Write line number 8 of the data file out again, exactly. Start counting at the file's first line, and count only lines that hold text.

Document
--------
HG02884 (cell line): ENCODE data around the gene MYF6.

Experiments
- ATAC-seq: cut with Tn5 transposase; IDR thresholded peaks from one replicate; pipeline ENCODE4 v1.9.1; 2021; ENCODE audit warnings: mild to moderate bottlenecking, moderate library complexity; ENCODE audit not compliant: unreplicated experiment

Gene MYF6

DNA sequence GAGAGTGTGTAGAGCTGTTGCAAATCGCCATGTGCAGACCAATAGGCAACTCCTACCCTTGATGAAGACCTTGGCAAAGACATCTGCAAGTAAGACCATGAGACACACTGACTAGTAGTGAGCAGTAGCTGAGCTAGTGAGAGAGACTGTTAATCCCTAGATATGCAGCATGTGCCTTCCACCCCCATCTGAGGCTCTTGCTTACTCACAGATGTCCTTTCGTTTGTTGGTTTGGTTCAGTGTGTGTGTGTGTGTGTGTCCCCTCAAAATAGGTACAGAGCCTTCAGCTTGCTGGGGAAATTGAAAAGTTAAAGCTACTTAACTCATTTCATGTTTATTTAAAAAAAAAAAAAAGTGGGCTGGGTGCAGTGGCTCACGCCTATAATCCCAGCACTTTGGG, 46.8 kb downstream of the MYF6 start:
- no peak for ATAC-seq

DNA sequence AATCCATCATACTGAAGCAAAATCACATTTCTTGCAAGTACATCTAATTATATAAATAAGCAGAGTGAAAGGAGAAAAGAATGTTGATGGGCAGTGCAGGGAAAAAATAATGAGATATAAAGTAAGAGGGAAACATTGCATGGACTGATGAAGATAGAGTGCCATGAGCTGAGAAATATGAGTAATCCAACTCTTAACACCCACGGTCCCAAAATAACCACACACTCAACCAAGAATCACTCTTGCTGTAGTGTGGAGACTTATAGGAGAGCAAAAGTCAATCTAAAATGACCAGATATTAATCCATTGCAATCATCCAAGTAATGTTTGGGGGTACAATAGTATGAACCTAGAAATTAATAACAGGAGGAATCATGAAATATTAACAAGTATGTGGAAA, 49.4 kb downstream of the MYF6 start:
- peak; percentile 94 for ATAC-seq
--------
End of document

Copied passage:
- peak; percentile 94 for ATAC-seq